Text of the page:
Complaint on phone records filed with agency

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AUGUSTA (AP) – A group of Mainers has filed a complaint seeking to find out if the National Security Agency is collecting information on telephone customers in Maine.

The complaint filed with the Public Utilities Commission demands an investigation into whether Verizon Communications has allowed the NSA to have access to Maine phone customers’ records. Verizon is the dominant phone company in the state.

Two days after the complaint was filed with the PUC, USA Today newspaper reported that the NSA has been collecting the phone records of tens of millions of Americans using data provided by Verizon, AT&T and BellSouth.

The complaint in Maine was filed by a group of 21 Mainers and asks the PUC to demand answers from Verizon about whether it provided telephone records and information to the federal government without customers’ knowledge or consent. Maine law requires the PUC to investigate complaints against a utility if a petition involves at least 10 of the utility’s customers.

The lead plaintiff is James Cowie of Portland, a former adviser to the PUC staff and expert witness on its advocate staff. Cowie said he brought the complaint after Verizon refused to say if it had given his personal records to the federal government.

A Verizon spokesman would not comment specifically on the Maine complaint, but issued a statement in response to questions about the NSA data collection.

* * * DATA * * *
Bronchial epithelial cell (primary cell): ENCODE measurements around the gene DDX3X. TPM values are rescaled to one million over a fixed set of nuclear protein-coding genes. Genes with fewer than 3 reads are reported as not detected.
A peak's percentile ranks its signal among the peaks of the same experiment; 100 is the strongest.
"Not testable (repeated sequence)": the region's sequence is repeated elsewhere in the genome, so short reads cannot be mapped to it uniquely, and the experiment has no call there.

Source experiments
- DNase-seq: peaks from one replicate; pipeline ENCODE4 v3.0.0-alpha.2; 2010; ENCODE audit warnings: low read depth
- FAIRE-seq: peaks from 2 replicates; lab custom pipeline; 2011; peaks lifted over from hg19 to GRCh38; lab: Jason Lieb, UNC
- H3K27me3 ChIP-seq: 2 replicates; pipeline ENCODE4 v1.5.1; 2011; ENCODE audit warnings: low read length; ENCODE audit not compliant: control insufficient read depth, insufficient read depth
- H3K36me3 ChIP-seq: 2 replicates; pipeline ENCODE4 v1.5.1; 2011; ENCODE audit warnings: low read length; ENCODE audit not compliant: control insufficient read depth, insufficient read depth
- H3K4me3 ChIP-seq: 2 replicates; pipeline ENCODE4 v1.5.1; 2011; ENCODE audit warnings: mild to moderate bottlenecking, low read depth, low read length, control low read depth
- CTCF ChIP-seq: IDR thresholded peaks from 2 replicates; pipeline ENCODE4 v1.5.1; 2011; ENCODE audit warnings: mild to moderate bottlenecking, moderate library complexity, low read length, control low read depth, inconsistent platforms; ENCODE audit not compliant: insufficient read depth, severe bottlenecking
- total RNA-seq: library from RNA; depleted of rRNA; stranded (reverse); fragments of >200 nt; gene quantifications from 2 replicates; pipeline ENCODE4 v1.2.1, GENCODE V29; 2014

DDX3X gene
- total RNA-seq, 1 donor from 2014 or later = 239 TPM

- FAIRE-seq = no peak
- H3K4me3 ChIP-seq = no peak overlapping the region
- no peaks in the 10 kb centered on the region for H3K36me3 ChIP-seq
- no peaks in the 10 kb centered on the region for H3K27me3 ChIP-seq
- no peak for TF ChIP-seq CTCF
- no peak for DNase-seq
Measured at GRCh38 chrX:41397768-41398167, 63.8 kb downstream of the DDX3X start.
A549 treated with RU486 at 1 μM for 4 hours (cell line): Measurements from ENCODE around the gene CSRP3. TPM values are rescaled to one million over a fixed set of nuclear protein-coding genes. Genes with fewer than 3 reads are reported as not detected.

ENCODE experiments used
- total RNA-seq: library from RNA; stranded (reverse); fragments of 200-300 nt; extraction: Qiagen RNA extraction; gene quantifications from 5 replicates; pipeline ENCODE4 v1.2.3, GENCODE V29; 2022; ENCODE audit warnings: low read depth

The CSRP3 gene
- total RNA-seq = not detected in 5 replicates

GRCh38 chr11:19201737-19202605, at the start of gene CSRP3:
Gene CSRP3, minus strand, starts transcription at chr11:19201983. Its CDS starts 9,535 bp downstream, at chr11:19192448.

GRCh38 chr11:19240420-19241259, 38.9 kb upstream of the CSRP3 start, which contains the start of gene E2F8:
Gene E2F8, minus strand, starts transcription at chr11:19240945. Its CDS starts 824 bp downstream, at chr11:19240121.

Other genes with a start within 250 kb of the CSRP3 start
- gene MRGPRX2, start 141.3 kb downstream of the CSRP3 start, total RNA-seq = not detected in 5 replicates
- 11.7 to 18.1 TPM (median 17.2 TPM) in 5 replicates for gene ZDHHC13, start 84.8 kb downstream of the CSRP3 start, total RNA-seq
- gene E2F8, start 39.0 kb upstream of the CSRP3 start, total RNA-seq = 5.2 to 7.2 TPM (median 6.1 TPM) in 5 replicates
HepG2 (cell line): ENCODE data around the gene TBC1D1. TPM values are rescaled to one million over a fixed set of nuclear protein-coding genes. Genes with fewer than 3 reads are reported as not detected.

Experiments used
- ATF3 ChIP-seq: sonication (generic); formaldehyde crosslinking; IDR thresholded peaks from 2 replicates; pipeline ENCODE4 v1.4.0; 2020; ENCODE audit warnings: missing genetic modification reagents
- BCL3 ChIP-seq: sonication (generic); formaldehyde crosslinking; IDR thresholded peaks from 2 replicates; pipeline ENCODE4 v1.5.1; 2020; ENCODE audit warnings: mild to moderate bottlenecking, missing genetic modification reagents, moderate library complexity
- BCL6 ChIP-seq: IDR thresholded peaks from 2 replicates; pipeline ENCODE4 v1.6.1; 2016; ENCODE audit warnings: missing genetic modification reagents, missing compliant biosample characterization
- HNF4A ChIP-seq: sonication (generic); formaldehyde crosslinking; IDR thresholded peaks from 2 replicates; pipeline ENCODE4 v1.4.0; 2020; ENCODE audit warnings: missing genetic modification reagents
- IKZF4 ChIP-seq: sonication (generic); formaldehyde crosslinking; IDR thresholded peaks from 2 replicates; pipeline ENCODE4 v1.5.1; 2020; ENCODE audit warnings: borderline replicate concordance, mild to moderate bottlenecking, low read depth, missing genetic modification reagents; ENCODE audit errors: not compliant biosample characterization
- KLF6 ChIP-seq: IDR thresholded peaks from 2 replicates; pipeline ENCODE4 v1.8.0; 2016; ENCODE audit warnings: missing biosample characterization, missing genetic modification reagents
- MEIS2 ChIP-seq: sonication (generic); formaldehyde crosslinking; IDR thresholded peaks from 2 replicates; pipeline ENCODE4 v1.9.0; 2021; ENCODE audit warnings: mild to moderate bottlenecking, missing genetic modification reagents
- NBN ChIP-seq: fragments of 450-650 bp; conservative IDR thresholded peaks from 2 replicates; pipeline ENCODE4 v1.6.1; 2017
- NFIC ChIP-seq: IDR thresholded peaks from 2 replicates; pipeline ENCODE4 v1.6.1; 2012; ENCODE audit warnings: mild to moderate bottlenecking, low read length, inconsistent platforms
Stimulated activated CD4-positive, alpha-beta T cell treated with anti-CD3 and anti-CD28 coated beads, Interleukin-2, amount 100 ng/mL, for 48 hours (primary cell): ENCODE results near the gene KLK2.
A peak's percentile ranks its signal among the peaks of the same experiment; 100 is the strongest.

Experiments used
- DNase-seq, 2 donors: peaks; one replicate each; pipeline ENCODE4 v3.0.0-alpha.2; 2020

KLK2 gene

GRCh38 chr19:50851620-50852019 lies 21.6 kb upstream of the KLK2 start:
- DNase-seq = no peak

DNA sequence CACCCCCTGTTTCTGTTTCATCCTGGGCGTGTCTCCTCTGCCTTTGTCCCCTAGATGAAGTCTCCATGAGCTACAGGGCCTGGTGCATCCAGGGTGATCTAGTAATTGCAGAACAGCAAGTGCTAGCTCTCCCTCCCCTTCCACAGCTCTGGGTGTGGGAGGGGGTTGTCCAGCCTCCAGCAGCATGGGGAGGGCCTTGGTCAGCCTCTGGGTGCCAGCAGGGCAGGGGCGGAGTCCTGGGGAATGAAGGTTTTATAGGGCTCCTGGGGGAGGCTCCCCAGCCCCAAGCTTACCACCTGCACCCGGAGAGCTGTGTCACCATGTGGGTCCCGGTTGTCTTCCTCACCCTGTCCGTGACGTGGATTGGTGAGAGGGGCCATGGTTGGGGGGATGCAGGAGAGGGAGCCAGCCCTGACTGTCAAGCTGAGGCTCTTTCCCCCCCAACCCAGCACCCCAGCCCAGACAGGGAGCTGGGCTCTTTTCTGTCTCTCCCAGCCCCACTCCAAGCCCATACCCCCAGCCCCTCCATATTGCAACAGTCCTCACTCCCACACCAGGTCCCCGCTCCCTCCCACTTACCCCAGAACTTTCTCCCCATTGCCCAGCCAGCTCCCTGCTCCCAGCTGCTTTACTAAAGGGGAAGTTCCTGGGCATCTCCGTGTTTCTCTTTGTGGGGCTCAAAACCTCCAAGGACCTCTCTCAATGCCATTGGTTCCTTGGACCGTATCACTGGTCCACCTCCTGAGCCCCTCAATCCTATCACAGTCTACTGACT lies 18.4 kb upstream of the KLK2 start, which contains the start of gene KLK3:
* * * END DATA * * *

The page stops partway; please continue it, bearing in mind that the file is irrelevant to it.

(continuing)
“We do not comment on national security matters,” Verizon spokesman David Fish said. “Questions about national security policies and practices should be directed to the relevant government policymakers.”

Shenna Bellows, executive director of Maine Civil Liberties Union, said monitoring the phone records of millions of Americans “does not make us safer, but it does make us less free.” The MCLU helped organize the complaint.

“The administration and now apparently the phone companies have violated the Constitution and the public trust in spying on so many Americans without probable cause,” she said in a statement.

State Rep. Herb Adams, a Portland Democrat, said he has sent a letter to Verizon and AT&T asking if they have given information to the federal government and where customers can direct questions and complaints about the practice.

“At the end of day, it’s most likely that many of the 1.2 million Mainers are in that 200 million Americans whose private phone records were revealed without their knowledge,” Adams said.


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